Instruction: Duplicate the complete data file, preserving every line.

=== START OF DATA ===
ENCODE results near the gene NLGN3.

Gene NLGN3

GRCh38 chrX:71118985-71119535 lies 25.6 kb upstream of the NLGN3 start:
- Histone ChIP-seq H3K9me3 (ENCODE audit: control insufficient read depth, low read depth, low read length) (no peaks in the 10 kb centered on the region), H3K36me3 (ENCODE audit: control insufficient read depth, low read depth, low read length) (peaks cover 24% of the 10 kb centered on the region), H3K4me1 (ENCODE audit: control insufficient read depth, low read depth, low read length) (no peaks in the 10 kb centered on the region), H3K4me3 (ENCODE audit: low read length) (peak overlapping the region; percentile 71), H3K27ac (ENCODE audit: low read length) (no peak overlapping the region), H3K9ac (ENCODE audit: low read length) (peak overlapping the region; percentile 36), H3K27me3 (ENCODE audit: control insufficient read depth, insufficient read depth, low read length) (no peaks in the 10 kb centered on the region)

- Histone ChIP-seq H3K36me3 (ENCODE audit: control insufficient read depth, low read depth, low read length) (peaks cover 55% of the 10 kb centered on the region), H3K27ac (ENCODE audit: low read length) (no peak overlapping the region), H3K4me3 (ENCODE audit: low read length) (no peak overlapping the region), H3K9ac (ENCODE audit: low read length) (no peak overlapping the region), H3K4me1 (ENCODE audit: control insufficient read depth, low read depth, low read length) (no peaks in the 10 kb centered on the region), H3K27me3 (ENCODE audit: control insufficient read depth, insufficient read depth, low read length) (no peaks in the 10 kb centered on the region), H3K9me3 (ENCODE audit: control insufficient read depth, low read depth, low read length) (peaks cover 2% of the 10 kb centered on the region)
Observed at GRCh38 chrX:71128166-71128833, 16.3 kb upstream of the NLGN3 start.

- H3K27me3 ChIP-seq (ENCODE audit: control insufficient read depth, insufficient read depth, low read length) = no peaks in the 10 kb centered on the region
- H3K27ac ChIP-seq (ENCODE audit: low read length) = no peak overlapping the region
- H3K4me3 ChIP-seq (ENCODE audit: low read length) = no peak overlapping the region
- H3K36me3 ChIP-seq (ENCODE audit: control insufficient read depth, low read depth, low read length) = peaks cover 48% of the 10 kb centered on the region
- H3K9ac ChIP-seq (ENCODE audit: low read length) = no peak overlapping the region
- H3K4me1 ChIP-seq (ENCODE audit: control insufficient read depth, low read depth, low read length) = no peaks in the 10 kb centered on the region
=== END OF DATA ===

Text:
ENCODE results near the gene NLGN3.

Gene NLGN3

GRCh38 chrX:71118985-71119535 lies 25.6 kb upstream of the NLGN3 start:
- Histone ChIP-seq H3K9me3 (ENCODE audit: control insufficient read depth, low read depth, low read length) (no peaks in the 10 kb centered on the region), H3K36me3 (ENCODE audit: control insufficient read depth, low read depth, low read length) (peaks cover 24% of the 10 kb centered on the region), H3K4me1 (ENCODE audit: control insufficient read depth, low read depth, low read length) (no peaks in the 10 kb centered on the region), H3K4me3 (ENCODE audit: low read length) (peak overlapping the region; percentile 71), H3K27ac (ENCODE audit: low read length) (no peak overlapping the region), H3K9ac (ENCODE audit: low read length) (peak overlapping the region; percentile 36), H3K27me3 (ENCODE audit: control insufficient read depth, insufficient read depth, low read length) (no peaks in the 10 kb centered on the region)

- Histone ChIP-seq H3K36me3 (ENCODE audit: control insufficient read depth, low read depth, low read length) (peaks cover 55% of the 10 kb centered on the region), H3K27ac (ENCODE audit: low read length) (no peak overlapping the region), H3K4me3 (ENCODE audit: low read length) (no peak overlapping the region), H3K9ac (ENCODE audit: low read length) (no peak overlapping the region), H3K4me1 (ENCODE audit: control insufficient read depth, low read depth, low read length) (no peaks in the 10 kb centered on the region), H3K27me3 (ENCODE audit: control insufficient read depth, insufficient read depth, low read length) (no peaks in the 10 kb centered on the region), H3K9me3 (ENCODE audit: control insufficient read depth, low read depth, low read length) (peaks cover 2% of the 10 kb centered on the region)
Observed at GRCh38 chrX:71128166-71128833, 16.3 kb upstream of the NLGN3 start.

- H3K27me3 ChIP-seq (ENCODE audit: control insufficient read depth, insufficient read depth, low read length) = no peaks in the 10 kb centered on the region
- H3K27ac ChIP-seq (ENCODE audit: low read length) = no peak overlapping the region
- H3K4me3 ChIP-seq (ENCODE audit: low read length) = no peak overlapping the region
- H3K36me3 ChIP-seq (ENCODE audit: control insufficient read depth, low read depth, low read length) = peaks cover 48% of the 10 kb centered on the region
- H3K9ac ChIP-seq (ENCODE audit: low read length) = no peak overlapping the region
- H3K4me1 ChIP-seq (ENCODE audit: control insufficient read depth, low read depth, low read length) = no peaks in the 10 kb centered on the region